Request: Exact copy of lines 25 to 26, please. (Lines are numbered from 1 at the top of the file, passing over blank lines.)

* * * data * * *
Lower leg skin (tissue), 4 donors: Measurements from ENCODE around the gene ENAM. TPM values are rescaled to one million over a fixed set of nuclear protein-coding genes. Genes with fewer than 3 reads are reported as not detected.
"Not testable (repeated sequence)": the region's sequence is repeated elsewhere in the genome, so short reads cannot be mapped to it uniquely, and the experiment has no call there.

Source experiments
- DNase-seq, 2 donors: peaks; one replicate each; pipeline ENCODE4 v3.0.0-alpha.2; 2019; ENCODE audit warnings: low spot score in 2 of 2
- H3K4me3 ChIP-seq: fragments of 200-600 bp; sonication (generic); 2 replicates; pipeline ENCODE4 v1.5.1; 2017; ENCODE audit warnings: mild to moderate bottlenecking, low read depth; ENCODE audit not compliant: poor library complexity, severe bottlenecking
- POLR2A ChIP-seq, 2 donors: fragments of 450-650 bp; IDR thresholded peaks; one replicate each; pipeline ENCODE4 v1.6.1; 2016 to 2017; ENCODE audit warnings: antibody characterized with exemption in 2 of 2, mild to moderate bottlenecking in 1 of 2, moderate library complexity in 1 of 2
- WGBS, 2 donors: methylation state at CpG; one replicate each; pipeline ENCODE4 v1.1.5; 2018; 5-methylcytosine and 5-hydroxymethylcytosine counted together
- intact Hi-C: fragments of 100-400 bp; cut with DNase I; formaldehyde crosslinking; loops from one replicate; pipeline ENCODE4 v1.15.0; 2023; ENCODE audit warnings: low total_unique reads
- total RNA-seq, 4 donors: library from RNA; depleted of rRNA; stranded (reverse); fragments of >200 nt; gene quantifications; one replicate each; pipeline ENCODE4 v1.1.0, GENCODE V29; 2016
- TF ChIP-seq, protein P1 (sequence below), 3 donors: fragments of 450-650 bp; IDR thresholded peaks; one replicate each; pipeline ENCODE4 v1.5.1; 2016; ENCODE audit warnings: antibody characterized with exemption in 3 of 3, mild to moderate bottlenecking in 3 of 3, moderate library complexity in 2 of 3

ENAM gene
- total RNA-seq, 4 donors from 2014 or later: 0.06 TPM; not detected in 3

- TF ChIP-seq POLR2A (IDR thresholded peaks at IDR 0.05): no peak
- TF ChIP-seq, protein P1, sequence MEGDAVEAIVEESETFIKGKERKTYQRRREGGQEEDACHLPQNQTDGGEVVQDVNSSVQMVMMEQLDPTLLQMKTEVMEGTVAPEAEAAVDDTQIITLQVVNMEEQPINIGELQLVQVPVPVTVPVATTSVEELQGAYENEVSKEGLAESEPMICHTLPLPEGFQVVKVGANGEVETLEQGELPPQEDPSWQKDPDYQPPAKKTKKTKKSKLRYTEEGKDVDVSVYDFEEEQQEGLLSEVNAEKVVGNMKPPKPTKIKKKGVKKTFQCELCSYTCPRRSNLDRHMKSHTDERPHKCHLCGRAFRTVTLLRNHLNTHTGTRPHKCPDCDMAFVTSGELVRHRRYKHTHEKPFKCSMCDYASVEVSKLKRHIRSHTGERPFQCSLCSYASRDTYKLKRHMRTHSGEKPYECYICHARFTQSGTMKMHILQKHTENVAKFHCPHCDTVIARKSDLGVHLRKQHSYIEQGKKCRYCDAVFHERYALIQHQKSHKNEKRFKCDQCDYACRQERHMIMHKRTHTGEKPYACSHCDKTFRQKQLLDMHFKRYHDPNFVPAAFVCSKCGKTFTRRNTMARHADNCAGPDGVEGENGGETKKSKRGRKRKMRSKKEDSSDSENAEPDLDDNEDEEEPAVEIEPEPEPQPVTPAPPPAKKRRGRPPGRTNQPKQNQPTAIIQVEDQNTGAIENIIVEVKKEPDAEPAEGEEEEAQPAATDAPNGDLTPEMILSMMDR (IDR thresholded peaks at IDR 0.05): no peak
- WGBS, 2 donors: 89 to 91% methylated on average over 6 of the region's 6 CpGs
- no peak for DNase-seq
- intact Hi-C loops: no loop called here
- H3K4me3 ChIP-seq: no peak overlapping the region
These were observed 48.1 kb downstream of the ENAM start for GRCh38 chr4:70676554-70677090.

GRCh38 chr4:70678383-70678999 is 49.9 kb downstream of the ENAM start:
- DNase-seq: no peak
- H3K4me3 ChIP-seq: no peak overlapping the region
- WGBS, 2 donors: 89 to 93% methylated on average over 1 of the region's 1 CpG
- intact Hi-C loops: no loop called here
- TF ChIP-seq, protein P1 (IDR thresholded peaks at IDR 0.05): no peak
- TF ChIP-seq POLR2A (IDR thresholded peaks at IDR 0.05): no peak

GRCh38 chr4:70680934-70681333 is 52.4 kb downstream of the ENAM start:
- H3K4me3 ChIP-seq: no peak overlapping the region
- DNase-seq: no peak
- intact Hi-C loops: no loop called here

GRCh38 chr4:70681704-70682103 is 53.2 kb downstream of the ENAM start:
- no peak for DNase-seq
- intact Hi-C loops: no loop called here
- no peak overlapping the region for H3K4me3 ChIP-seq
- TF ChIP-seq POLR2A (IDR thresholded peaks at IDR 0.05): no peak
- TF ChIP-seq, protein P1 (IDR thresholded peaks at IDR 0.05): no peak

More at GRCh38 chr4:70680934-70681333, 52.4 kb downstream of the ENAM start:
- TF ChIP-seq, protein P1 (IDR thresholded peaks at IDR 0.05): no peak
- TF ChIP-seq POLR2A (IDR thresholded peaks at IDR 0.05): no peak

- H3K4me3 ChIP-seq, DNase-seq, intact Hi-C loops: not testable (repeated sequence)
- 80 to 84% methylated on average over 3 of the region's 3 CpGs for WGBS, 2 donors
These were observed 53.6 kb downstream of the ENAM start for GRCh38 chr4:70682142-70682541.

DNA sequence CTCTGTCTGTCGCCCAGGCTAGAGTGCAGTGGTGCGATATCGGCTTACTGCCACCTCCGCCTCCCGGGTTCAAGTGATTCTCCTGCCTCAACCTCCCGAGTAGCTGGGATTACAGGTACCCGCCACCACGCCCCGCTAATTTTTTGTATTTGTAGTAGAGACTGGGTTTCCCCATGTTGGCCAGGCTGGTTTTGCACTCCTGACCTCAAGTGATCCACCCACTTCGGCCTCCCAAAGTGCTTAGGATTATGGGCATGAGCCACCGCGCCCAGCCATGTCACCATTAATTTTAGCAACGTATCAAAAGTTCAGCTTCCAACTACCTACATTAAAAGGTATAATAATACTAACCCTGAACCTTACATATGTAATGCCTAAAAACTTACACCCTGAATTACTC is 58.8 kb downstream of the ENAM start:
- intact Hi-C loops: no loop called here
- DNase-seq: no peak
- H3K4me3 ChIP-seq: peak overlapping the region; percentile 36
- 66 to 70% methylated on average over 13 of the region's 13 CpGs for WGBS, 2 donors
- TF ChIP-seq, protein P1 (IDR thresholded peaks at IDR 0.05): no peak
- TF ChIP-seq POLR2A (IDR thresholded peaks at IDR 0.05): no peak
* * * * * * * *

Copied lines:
- TF ChIP-seq, protein P1 (IDR thresholded peaks at IDR 0.05): no peak
- TF ChIP-seq POLR2A (IDR thresholded peaks at IDR 0.05): no peak